Telephonic Health Coaching by an Advanced Practice Nurse in a Factory Workplace: Clinical Case Study

Monday, 30 October 2017

Randi Marie Antworth, DNP
Department of Graduate Nursing, Indiana State University, Terre Haute, IN, USA

Purpose: There is evidence suggesting that interventions implemented through the workplace targeting body weight and smoking can have a positive impact, especially with 1:1 health coaching over a period of at least 6 months. However, such a project involves additional costs for an employer to implement factory-wide. Therefore, for this project, telephonic health coaching interventions were piloted by an advanced practice nurse (APN) in the factory setting via a clinical case study with one individual, in an effort to promote improvements in body mass index (BMI), smoking cessation, and blood pressure control.

Method: A case study approach was used with one participant in an occupational health setting. Health coaching phone calls lasting approximately 20-30 minutes were initiated and conducted by the APN at baseline, and then approximately every 2 weeks thereafter for a period of six months. In-person measurements of blood pressure, body weight, and smoking status were recorded at baseline and monthly thereafter during regular visits with the employee health program’s primary care provider. Standard of care, evidence based guidelines, as well as the application of the Transtheoretical Model of Change framework were important aspects utilized by the APN to conduct this program intervention.

Results: The participant was able to increase physical activity implemented throughout their workday by using daily mandatory breaks and lunchtime to walk in safe areas around the plant. After 13 weeks, and clearance from a back operation, the participant had progressed to going to a gym three times a week for 35-40 minutes, and at 15 weeks, he was going every other day for 40-45 minutes of treadmill and stationary bike activities. He reported improvements in his diet throughout the intervention through intake of decreased fried fatty foods, using salt substitutes, intake of more water and less soda, and use of recipes that were provided to him. Weight had frequent variations, possibly related to activity level, as the participant had to have a surgical procedure mid-way through the project. Participant’s weight ranged from 295lbs to 317lbs, with most recent weight of 309lbs. Smoking cessation was reported to be more difficult, with weeks of cessation as well as relapse, related to stress per self-report. Setting bi-weekly goals to wean down the number of cigarettes seemed to help initially, but during stressful situations, this method was reported as not effective. During week 9, QUITLINE information was provided. At week 16, participant had resumed smoking, decided not to use QUITLINE but initiate pharmacotherapy with the primary care provider. Blood pressure readings varied greatly based on compliance of taking medications as prescribed; by week 9 blood pressure was controlled based on guidelines, week 14 participant reports compliance with taking blood pressure medication daily. Blood pressure demonstrated improvement at week 16.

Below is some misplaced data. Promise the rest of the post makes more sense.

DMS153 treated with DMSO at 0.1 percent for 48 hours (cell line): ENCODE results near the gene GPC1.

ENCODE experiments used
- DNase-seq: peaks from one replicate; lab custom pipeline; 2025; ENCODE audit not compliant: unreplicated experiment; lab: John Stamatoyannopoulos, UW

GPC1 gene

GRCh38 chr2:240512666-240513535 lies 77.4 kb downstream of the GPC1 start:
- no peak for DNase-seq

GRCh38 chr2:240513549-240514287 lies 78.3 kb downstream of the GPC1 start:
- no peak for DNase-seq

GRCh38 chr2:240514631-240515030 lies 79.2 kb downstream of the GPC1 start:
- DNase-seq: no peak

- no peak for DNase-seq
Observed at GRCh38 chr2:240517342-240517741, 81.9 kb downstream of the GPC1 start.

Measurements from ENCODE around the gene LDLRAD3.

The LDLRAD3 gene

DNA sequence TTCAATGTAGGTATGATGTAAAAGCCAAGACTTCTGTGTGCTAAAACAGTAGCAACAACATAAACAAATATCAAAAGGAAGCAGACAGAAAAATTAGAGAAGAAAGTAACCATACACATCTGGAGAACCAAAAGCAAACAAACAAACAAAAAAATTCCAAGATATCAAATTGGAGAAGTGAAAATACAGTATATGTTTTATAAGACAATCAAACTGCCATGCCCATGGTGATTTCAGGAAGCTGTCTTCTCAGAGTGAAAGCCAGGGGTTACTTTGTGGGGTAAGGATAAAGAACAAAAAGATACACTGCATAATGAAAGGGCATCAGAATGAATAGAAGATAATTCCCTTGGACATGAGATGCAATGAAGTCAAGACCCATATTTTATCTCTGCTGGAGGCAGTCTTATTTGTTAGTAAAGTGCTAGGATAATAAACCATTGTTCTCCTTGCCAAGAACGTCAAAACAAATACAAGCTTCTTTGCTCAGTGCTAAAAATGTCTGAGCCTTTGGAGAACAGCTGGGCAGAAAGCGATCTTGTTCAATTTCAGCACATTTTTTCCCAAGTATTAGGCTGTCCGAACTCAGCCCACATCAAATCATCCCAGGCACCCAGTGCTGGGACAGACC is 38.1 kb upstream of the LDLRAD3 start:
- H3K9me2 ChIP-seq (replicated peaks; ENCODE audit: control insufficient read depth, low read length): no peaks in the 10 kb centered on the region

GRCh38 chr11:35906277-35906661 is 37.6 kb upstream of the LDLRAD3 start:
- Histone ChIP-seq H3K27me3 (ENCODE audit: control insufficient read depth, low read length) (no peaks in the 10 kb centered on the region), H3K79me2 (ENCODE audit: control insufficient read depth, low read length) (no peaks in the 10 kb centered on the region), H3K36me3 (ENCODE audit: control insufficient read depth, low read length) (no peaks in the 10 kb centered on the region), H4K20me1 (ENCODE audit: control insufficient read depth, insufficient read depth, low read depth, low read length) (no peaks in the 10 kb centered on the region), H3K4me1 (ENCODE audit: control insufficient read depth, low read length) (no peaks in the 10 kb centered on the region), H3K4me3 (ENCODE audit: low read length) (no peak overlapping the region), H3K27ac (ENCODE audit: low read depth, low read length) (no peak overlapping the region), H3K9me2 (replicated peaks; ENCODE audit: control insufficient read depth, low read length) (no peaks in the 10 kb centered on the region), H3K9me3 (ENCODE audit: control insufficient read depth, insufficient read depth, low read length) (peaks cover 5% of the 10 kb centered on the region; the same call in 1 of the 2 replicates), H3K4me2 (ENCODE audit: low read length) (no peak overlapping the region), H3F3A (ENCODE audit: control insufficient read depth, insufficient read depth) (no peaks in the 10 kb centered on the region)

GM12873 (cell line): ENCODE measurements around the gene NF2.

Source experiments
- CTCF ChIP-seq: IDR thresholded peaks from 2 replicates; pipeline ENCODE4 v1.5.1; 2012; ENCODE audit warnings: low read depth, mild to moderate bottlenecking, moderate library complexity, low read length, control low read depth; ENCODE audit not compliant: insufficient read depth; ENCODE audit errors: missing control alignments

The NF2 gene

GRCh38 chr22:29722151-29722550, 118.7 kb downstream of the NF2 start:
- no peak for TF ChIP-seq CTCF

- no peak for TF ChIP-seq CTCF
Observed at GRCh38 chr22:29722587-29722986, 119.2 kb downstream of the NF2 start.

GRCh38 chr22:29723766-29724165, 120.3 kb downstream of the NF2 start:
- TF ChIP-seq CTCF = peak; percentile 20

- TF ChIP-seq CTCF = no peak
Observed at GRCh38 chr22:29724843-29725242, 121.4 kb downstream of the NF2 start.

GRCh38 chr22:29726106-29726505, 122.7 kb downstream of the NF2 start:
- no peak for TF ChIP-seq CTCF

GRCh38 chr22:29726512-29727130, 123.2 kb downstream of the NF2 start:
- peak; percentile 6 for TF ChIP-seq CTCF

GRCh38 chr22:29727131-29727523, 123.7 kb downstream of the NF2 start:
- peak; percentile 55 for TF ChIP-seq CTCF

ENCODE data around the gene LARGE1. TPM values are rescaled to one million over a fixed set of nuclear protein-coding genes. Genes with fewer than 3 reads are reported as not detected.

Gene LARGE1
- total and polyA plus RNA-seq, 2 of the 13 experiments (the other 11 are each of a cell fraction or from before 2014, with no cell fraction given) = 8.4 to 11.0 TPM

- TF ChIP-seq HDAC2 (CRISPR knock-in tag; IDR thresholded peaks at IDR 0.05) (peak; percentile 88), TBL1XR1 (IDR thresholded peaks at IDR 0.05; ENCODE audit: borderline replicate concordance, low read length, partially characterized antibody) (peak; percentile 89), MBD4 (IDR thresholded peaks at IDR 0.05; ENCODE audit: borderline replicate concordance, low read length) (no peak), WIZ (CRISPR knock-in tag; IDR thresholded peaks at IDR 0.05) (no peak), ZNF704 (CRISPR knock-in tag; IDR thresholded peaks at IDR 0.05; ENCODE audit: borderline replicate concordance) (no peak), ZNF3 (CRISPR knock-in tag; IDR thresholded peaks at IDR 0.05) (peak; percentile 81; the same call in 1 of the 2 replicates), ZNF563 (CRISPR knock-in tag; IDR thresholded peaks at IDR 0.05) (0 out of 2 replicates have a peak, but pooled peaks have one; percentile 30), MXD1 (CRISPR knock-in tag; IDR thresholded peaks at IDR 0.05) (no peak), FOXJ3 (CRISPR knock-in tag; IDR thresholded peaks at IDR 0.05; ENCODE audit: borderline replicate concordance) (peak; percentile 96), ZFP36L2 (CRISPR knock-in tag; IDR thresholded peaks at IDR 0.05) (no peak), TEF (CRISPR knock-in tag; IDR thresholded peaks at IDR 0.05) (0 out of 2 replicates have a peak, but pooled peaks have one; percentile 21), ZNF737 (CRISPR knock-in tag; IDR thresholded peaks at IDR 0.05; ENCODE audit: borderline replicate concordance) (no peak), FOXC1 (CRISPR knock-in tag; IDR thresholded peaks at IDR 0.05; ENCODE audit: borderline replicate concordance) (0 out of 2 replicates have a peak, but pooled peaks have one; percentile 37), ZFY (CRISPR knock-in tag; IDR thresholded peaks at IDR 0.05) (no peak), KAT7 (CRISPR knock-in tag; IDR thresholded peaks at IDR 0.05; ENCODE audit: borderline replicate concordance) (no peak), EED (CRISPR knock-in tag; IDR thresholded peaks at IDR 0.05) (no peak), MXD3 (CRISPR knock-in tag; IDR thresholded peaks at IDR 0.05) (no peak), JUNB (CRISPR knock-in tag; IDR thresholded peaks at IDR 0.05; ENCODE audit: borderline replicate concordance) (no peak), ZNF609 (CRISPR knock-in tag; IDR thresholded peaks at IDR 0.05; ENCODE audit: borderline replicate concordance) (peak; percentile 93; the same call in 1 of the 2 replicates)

Conclusion: The participant stated that he valued this intervention, and found it helpful, inspiring, and it made him feel like someone cared. He also stated that there were no downsides or inconveniences to participating in a health coaching program. This intervention was able to provide accountability, support, and resources to aid in the success of weight loss, smoking cessation, and blood pressure control. Bi-weekly telephone calls allowed for consistent follow up and made for clear, self-driven goal setting. This appeared to be a valuable intervention to augment the standard of care with the primary care provider.